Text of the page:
A PUBLIC CHOICE THEORY
In this paper we provide an economic justification for
the pro-defendant bias in American Criminal Procedure that we argue paints
a more complete picture of the extent and breadth of these pro-defendant
procedures than the most commonly forwarded justifications to date. The
most commonly forwarded rationale for the pro-defendant bias in American
Criminal Procedure is that the costs associated with false convictions
(i.e., sanctioning and deterrence costs associated with the erroneous
imposition of criminal sanctions) are greater than the costs associated
with false acquittals. We argue that on closer inspection this rationale
does not justify the extent of our pro-defendant criminal procedures.
We offer another justification for these protections: to constrain the
costs associated with abuses of prosecutorial or governmental authority.
In a nutshell, our claim is that these procedural protections make it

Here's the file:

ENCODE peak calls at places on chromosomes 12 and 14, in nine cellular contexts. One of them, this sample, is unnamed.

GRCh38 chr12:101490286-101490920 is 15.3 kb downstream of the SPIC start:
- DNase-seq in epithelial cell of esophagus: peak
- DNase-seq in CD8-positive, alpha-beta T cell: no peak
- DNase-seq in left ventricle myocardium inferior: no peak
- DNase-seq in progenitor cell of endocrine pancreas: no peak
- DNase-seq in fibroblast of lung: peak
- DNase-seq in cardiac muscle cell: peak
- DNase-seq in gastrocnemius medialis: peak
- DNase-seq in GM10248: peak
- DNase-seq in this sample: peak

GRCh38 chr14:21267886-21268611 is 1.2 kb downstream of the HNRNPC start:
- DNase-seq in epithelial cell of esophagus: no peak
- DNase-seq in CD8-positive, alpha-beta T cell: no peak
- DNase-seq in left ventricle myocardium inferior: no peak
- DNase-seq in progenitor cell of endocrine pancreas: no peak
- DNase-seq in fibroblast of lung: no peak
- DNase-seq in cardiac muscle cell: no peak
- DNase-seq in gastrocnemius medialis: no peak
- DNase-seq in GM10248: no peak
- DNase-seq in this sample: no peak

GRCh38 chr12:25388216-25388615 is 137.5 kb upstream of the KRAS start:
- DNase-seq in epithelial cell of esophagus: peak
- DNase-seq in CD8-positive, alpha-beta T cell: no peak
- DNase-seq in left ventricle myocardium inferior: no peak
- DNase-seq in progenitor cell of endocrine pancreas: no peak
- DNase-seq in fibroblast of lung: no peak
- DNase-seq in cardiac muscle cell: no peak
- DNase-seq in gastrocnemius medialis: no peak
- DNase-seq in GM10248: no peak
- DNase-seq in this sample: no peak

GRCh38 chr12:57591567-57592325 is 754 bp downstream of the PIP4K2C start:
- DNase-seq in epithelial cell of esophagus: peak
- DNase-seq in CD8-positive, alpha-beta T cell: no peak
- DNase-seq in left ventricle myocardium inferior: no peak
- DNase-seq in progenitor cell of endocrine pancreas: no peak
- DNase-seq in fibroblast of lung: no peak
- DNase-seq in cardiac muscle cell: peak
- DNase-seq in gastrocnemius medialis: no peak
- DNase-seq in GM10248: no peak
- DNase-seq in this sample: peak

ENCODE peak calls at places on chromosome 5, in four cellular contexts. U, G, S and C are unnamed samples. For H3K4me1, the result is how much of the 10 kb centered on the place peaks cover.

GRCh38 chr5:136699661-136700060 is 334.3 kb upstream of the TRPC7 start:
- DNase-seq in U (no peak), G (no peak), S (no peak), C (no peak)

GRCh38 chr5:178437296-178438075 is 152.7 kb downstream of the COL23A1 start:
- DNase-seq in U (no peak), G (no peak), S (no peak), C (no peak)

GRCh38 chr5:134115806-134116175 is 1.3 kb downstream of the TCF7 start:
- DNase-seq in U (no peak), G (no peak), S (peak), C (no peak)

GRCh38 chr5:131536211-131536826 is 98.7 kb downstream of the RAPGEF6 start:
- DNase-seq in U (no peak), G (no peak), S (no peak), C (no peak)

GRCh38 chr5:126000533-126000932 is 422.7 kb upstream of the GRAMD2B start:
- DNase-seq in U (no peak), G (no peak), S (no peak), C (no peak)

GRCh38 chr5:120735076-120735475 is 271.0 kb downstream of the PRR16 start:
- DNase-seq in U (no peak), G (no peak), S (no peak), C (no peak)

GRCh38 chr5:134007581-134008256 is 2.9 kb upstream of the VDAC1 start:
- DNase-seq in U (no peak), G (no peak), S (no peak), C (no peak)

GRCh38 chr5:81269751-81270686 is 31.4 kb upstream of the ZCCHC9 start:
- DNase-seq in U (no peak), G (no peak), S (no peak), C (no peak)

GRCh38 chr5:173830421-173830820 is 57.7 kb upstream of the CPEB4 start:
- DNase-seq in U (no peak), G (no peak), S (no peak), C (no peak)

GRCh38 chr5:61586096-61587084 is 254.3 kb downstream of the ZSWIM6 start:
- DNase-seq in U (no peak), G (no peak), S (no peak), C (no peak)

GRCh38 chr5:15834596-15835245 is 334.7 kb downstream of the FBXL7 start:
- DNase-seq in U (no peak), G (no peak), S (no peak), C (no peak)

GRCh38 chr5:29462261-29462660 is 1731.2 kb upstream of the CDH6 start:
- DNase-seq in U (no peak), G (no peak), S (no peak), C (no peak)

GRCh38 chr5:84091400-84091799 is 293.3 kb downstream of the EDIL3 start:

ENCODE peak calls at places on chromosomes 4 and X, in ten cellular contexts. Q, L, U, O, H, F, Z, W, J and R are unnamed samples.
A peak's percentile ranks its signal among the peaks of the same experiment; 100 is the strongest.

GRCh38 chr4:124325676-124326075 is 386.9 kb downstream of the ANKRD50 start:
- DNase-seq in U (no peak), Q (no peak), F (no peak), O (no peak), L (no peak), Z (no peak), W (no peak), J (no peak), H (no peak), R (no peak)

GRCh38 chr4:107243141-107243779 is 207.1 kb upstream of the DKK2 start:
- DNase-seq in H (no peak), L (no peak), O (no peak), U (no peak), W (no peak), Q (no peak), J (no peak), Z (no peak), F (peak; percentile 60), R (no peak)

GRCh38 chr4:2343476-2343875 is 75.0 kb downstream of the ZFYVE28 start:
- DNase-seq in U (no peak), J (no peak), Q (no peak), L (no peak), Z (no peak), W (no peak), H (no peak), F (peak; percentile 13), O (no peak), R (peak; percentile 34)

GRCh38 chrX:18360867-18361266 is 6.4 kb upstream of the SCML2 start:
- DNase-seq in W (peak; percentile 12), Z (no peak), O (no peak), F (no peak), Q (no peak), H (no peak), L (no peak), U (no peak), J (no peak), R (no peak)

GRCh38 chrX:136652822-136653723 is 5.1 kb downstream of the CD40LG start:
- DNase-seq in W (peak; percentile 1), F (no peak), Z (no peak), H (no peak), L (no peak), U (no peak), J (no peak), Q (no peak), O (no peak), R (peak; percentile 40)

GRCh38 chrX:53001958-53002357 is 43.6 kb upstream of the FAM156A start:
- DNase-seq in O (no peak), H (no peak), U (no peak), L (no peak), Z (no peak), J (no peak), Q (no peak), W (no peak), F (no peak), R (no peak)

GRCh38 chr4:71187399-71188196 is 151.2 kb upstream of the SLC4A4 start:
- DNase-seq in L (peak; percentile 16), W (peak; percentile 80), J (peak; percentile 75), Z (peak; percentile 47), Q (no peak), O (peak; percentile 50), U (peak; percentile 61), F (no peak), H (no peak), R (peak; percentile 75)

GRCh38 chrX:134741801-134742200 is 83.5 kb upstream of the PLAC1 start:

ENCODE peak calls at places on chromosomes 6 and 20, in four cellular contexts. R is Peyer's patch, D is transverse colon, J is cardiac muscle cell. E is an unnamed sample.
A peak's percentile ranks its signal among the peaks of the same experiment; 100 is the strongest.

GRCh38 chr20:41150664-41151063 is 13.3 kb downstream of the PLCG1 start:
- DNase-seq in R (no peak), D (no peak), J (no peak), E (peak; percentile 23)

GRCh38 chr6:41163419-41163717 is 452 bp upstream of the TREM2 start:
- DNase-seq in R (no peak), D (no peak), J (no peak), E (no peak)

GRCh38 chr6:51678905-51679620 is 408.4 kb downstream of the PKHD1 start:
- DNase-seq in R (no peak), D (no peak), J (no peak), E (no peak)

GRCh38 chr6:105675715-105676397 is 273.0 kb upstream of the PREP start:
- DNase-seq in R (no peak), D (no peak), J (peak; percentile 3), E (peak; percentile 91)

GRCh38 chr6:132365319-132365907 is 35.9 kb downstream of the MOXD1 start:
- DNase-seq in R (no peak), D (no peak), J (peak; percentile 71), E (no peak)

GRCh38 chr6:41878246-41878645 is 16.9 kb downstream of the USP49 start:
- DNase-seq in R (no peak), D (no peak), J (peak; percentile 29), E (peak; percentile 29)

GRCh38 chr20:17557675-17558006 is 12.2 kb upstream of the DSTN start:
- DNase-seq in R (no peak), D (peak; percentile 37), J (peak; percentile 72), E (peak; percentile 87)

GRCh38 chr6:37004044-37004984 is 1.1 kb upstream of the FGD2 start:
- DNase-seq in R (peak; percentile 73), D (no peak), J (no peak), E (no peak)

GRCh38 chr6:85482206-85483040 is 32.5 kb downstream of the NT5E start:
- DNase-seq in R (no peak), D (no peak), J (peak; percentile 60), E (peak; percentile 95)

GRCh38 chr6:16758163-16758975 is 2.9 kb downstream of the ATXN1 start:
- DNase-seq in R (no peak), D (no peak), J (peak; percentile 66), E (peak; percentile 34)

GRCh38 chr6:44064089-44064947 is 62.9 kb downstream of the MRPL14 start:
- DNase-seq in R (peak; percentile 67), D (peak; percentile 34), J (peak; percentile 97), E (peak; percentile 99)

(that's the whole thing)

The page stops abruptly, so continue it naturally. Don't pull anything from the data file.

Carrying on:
more costly for self-interested actors, whether individuals or government
enforcement agents, to use the criminal process to obtain their own ends.
Such protections help to reduce the rent-seeking and deterrence costs
associated with abuses of prosecutorial or governmental authority in the
criminal sphere. The theory developed here explains several key institutional
features of American Criminal Procedure and provides a positive theory
of the case law as well. The theory is also corroborated by empirical
evidence on corruption from several countries.
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